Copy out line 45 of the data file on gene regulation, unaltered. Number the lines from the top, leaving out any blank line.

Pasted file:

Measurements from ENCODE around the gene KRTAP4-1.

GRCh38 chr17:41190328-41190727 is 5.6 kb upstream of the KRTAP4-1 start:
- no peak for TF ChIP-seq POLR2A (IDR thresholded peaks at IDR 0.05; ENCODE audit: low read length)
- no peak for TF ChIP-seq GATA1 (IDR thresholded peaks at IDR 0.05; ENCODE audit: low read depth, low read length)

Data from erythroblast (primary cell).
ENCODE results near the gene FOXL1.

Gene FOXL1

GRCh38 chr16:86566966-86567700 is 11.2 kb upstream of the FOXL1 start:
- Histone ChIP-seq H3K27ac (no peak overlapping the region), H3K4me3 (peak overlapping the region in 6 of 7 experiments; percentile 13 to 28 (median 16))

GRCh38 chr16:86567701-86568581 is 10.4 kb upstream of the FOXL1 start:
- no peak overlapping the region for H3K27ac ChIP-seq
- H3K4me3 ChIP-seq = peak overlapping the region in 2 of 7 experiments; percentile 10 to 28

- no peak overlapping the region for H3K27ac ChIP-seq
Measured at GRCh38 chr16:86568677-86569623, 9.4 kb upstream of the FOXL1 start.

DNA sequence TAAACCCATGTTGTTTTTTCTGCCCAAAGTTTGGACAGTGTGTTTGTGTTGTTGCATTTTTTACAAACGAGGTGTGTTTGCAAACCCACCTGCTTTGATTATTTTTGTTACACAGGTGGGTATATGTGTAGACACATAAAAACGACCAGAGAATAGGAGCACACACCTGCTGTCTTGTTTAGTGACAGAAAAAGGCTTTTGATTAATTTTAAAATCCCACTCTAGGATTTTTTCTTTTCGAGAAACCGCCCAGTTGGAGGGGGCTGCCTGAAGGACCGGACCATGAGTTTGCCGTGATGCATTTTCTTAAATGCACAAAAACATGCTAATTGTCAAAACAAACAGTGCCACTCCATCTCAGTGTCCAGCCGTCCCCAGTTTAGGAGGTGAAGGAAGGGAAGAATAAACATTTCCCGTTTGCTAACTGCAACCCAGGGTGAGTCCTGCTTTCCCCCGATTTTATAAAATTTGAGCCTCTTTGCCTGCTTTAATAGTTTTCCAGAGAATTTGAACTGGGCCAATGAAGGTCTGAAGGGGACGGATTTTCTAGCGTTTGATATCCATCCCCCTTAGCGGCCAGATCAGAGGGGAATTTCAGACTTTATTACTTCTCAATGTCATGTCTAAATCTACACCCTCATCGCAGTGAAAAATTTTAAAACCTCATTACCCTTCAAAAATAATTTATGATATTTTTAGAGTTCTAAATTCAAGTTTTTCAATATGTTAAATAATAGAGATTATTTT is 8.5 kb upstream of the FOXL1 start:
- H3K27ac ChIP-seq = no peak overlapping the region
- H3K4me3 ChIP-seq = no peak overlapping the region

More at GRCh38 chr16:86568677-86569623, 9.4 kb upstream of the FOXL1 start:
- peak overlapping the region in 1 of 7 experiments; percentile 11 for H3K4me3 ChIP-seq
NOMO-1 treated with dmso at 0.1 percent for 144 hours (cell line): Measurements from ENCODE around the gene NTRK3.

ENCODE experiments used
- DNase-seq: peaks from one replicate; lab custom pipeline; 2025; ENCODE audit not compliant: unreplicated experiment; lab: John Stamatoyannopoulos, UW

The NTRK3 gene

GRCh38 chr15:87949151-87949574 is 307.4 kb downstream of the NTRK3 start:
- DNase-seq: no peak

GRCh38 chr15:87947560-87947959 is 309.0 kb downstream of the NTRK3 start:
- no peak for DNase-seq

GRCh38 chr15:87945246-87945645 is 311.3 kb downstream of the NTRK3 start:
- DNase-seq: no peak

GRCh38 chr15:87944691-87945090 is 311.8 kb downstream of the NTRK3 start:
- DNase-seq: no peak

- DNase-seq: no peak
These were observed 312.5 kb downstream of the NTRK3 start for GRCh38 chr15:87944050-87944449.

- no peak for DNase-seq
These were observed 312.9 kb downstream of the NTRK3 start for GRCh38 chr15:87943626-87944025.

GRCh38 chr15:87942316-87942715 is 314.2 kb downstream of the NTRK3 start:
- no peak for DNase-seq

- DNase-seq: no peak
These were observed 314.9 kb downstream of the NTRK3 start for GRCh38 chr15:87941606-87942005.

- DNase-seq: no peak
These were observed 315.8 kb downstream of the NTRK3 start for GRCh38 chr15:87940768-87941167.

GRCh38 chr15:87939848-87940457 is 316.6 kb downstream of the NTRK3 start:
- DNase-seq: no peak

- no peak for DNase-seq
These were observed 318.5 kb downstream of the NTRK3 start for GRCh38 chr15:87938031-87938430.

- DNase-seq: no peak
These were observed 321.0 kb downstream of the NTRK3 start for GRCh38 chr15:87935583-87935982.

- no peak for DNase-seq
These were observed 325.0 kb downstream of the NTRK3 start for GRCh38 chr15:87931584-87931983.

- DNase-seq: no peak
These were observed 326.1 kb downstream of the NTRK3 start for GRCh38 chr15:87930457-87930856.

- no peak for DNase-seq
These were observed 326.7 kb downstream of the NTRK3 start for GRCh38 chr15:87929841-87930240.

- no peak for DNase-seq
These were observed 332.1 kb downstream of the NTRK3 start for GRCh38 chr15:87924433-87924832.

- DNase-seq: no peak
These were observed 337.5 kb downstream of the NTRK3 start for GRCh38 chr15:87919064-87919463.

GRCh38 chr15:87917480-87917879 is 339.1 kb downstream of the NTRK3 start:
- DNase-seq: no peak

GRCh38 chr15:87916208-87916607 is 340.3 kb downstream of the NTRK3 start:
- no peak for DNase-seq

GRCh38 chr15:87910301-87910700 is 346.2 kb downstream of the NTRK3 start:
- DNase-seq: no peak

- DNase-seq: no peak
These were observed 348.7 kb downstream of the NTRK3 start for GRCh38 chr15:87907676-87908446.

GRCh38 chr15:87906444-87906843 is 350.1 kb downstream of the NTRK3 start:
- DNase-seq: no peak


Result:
These were observed 318.5 kb downstream of the NTRK3 start for GRCh38 chr15:87938031-87938430.